'I'm not going anywhere': Joyce vows to fight for leadership

Barnaby Joyce says he will not ‘run away from a fight’, amid growing speculation about a potential Nationals leadership challenge

Deputy prime minister Barnaby Joyce has vowed to fight to retain the leadership of the Nationals, after a fellow Nationals MP said Mr Joyce was the leader “at the moment” but would not rule out a challenge.

There is growing speculation the Nationals leader is under pressure from colleagues, ahead of a Nationals party room meeting scheduled for Monday.

Mr Joyce is on his first day of a week of personal leave, which Prime Minister Malcolm Turnbull suggested he take after Mr Joyce’s affair with an ex-staffer was revealed in the national media.

In an interview with Fairfax Media, a defiant Barnaby Joyce warned he would not be ousted without a fight.

“People are starting to see this as a witch hunt,” Mr Joyce said.

“I’m not going anywhere, I never would.”

Nationals MP Michael McCormack is touted as a potential future leader. In an awkward Sky News interview on Monday, he was repeatedly asked whether he personally supported Mr Joyce.

“There is no spill, there is no vacancy at the moment and certainly Barnaby Joyce will continue to be the leader as long as he gets the support of the Nationals party room," Mr McCormack said, before eventually offering: “Of course I support Barnaby Joyce”.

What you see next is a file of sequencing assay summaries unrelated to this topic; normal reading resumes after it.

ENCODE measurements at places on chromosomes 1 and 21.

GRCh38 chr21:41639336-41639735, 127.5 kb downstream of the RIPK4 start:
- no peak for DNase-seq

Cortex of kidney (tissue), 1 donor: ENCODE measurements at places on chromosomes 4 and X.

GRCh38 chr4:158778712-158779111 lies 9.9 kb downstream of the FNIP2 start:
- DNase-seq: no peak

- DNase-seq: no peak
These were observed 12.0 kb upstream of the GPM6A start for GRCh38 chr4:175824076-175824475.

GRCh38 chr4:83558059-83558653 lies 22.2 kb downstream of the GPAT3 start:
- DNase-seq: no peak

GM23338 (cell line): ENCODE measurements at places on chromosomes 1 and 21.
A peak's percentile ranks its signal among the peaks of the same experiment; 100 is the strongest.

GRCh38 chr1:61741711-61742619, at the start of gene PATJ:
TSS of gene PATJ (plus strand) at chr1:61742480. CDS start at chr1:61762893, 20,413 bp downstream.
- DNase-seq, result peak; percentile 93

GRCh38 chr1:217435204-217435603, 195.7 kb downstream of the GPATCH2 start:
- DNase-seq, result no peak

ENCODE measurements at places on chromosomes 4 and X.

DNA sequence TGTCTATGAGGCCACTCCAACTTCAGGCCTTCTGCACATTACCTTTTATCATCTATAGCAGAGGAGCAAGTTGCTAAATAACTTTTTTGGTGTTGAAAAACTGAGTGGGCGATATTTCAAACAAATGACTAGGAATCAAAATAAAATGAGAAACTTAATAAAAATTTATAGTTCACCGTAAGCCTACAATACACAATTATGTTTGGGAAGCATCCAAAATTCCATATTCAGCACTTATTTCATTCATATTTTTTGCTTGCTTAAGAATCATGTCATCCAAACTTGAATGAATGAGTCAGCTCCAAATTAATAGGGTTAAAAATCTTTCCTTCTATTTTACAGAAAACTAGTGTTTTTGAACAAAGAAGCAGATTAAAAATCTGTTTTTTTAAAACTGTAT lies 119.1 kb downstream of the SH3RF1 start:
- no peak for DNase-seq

Another backbench Nationals MP Ken O’Dowd told his local paper a leadership spill “could happen” but it would “depend on the next few days”.

But Mr Joyce said he had been “humbled” by the support of his electorate and the community.

He also played down a phone hook-up between Nationals officials on Monday afternoon, saying the leadership was decided by MPs and senators, not party officials.

A Newspoll published by The Australian on Monday found 65 per cent Australian voters believe Mr Joyce should quit as Nationals leader and either go to the backbench or quit politics altogether.

Queensland Nationals MP Llew O'Brien said while some people were concerned about the crisis engulfing Mr Joyce, just as many, if not more, were supportive of him.

Asked if there was any chance Mr Joyce would be rolled as leader, Mr O'Brien told ABC Radio, "Twenty-four hours is a long time in politics. I don't think there is."

The Wide Bay MP does not believe Mr Joyce should step down and would not be drawn on who he would vote for in the event of a leadership spill.

Prime Minister Malcolm Turnbull on Monday said he could not say if the deputy prime minister would survive as Nationals leader.

Speaking in London, Foreign Minister and deputy Liberal leader Julie Bishop said there had been "more than enough commentary" on Mr Joyce's situation and she wasn't going to add to it.

with wires

Published 20 February 2018 at 6:42am, updated 20 February 2018 at 1:44pm
By James Elton-Pym